“Studies have provided plenty of evidence that we are not building enough housing and Gov. [Deval] Patrick has emphasized the need for new businesses to grow the economy,” said Kurt Gaertner, director of Sustainable Development at the Executive Office of Environmental Affairs (EOEA). “The good news is that by implementing techniques like LID through careful site selection and better development practices, we can address all of these issues.”
Gaertner was the first in a parade of speakers to endorse LID, described as a combination of techniques designed to lessen the impact of development on the environment. Under that kind of construction, houses are built closer together and open space is preserved with smaller roads and shared driveways.
In addition, the use of permeable paving allows rainwater into the ground at a slower rate and rain gardens, also known as bioretention fields, are used to naturally retain and filter stormwater. The result is more green space with amenities such as hiking trails for residents to enjoy, according to proponents.
Traditionally, housing development in Massachusetts has been based on conventional zoning that often results in sprawl, where wooded areas are leveled without regard for the landscape’s natural features, LID proponents say.
In a typical subdivision, paved roads are wider than they have to be and commercial projects result in a sea of parking lots, LID advocates insist. Sprawl, they say, results in large impervious surfaces where catch-basins collect storm water and pipe it into detention ponds that often discharge the polluted water into streams and tributaries.
In contrast, when LID methods are used, rainfall infiltrates the ground and replenishes wetlands, streams and the groundwater that becomes drinking water, according to advocates.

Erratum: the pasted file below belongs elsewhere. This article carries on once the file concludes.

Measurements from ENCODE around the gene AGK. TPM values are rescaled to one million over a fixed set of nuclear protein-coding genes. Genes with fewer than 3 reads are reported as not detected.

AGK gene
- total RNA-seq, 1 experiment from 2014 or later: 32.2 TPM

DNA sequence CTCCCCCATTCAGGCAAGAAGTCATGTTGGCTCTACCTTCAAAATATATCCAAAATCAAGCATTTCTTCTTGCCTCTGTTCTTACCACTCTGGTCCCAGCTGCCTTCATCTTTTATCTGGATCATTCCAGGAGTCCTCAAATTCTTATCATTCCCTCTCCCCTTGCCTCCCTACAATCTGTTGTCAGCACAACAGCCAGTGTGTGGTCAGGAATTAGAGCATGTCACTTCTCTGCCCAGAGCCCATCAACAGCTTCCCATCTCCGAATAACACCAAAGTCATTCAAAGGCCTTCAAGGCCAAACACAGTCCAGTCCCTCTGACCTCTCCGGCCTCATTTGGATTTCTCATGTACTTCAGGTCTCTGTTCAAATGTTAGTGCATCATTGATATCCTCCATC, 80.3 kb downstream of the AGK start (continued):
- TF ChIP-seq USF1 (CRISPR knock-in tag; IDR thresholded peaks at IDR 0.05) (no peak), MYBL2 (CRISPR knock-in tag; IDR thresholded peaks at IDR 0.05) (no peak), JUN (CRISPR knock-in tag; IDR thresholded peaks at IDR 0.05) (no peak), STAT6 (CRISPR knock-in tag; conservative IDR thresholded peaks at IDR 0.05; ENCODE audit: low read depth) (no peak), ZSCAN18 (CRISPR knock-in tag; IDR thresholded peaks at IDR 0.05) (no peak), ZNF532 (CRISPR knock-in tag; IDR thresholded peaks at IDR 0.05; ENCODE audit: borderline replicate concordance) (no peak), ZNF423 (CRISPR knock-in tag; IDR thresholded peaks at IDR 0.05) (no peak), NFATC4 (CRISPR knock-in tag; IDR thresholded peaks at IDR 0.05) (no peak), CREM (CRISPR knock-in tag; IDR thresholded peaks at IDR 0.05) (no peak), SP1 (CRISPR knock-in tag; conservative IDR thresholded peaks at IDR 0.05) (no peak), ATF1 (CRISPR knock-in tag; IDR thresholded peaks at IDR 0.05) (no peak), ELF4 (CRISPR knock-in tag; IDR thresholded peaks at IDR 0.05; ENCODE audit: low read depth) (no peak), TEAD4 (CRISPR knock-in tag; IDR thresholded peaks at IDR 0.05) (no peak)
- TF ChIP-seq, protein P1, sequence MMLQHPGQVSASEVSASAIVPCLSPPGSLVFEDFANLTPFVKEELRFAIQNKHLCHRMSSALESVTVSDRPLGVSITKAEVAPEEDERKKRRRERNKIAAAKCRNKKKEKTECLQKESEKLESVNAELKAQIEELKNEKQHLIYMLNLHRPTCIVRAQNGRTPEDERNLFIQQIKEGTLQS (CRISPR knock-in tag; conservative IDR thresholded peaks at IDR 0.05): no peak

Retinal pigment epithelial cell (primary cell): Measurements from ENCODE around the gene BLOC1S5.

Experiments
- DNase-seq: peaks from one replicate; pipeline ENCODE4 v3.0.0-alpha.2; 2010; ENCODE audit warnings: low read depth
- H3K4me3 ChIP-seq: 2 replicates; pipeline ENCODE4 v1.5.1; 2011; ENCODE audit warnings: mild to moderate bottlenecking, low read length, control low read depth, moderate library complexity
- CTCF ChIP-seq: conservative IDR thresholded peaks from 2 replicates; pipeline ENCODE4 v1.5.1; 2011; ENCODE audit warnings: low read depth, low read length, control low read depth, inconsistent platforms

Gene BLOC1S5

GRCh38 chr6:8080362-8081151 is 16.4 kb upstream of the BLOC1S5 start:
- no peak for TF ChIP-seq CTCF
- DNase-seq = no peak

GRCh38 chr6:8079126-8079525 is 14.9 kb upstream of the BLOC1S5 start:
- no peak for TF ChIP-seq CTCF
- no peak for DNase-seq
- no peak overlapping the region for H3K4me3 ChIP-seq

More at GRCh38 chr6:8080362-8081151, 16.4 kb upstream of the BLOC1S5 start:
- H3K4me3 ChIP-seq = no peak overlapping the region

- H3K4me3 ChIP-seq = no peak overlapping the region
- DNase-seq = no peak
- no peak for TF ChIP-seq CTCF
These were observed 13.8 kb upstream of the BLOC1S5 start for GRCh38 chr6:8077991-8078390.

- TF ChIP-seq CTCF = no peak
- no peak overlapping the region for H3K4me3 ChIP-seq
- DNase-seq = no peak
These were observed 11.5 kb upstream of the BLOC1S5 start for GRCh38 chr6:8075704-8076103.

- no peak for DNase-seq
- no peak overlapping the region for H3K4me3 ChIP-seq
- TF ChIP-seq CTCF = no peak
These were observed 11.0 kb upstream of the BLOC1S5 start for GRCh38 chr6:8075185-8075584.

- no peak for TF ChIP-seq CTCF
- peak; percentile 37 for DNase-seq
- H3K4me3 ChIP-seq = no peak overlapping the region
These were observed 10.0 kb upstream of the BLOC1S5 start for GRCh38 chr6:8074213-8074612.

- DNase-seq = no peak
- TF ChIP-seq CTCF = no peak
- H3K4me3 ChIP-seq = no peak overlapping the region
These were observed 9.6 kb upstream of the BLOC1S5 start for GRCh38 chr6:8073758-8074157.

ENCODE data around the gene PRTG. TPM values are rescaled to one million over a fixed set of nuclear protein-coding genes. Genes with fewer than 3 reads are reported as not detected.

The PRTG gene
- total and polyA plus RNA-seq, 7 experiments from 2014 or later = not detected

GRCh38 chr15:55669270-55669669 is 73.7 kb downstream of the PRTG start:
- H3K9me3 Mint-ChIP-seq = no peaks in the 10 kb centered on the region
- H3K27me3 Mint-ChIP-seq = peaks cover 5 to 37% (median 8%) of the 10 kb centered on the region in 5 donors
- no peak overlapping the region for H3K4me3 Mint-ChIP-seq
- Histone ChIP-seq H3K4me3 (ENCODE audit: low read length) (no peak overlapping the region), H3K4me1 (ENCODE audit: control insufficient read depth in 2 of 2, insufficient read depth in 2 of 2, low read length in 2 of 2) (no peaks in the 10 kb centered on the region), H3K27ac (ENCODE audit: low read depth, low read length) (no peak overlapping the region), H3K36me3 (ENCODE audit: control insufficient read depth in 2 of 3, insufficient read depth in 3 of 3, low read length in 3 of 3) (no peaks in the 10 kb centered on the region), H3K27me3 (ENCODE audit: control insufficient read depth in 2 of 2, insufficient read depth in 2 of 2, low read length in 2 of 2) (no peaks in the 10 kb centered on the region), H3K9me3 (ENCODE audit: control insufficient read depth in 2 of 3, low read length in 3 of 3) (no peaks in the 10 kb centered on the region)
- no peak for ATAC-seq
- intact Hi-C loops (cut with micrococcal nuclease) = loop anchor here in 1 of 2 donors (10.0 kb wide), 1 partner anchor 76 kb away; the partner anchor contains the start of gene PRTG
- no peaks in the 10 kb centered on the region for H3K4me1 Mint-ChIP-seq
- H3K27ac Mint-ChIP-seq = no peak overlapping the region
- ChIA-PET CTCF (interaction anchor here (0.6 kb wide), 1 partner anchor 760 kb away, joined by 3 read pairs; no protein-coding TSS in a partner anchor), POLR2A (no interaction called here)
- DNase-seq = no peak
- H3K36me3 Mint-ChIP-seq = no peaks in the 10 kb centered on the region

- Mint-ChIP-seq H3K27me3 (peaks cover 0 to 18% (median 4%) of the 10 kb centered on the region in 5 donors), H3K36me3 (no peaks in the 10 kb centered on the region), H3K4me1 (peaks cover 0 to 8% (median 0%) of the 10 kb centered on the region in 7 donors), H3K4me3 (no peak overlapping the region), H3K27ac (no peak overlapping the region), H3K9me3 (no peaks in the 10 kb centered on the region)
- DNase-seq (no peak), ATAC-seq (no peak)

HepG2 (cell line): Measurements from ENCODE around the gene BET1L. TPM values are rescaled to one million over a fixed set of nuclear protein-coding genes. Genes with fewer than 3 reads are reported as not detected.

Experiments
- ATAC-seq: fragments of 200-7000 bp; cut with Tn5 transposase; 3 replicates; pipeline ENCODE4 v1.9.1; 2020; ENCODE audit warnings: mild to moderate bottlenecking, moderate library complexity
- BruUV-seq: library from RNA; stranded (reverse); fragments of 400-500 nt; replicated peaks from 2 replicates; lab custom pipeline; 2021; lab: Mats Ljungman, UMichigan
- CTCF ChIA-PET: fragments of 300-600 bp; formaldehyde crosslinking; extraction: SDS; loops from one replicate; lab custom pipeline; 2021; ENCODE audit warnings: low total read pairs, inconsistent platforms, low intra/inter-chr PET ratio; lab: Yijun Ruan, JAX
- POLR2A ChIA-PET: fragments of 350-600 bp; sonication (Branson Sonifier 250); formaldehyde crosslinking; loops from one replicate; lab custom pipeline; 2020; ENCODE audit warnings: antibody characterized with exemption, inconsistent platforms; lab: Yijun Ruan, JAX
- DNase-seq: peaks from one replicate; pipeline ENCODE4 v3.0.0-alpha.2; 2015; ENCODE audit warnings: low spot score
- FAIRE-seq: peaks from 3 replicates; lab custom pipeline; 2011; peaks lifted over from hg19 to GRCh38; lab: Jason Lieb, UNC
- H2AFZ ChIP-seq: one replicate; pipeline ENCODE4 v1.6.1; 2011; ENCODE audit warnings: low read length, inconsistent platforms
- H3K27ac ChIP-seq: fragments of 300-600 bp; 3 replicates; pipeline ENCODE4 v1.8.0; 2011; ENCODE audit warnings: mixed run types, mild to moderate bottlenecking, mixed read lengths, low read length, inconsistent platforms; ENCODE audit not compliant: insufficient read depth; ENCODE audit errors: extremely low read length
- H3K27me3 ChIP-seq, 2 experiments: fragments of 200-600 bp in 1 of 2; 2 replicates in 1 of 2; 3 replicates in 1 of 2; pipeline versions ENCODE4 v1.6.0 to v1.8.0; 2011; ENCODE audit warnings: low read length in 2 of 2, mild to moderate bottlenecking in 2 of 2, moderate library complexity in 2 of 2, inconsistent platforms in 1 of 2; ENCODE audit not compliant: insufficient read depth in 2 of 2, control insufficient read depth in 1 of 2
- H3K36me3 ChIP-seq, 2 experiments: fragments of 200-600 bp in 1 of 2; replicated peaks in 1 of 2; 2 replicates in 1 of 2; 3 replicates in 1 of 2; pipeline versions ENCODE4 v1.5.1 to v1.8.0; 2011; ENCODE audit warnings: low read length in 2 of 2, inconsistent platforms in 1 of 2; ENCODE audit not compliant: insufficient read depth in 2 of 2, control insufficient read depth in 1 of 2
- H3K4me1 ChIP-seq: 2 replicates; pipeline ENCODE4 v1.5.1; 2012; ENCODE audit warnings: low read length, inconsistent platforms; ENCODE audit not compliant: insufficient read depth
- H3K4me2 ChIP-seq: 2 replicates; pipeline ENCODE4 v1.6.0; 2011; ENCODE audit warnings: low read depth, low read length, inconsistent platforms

EOEA’s Gaertner argues that LID smart-growth techniques allow municipalities to reduce their infrastructure and maintenance costs, as well as balance growth while protecting the environment.
“We encourage LID because it helps to preserve the integrity of ecological and biological resources and helps with water quality, groundwater recharge and all those aspects of environmental stewardship our agency is accountable for,” he said.
Andrew Crane, president of the Home Builders Association of Massachusetts, said the trade group has embraced LID.
“Whether installing Energy Star-rated appliances or using recycled materials, there are a number of simple steps we can take to ensure that we use the limited resources and protect the environment,” he said. (Energy Star is a program of the U.S. government that promotes energy-efficient consumer products.) “As advances in technology bring us new and different ways to undertake LID projects, you can be sure that our members will embrace and utilize this technology.”
Susan Studlien, director of the Office of Environmental Stewardship at the U.S. Environmental Protection Agency, said LID is critically important to New England.
“Storm water is one of the leading causes of water quality impairments in our water bodies, which is why it is a national as well as a regional EPA priority,” she said. “LID enables us to treat rainwater as an asset before it becomes a pollutant. LID increases the ability of the land to recharge and filter rainwater, thus preserving groundwater and the flows of our streams and avoiding huge volumes of water that can cause flooding and erosion.”
Richard A. Claytor, principal at Horsley Witten Group in Sandwich, noted that LID is the opposite of traditional subdivision development where 1- and 2-acre lots are often required by local zoning along with 32-foot-wide streets and 30- to 40-foot setbacks for single-family homes.
“These requirements create a fairly enormous footprint in the landscape and that has consequences not just in infrastructure costs but the land costs,” he said.
Claytor said one of the best examples of LID can be found at The Pinehills in Plymouth. The 3,000-acre wooded site has more than 1,000 homes and 60,000 square feet of retail space built in the woods. More than 2,000 acres of forestland remain as open space, with condominiums and custom homes built around woods, water and golf courses.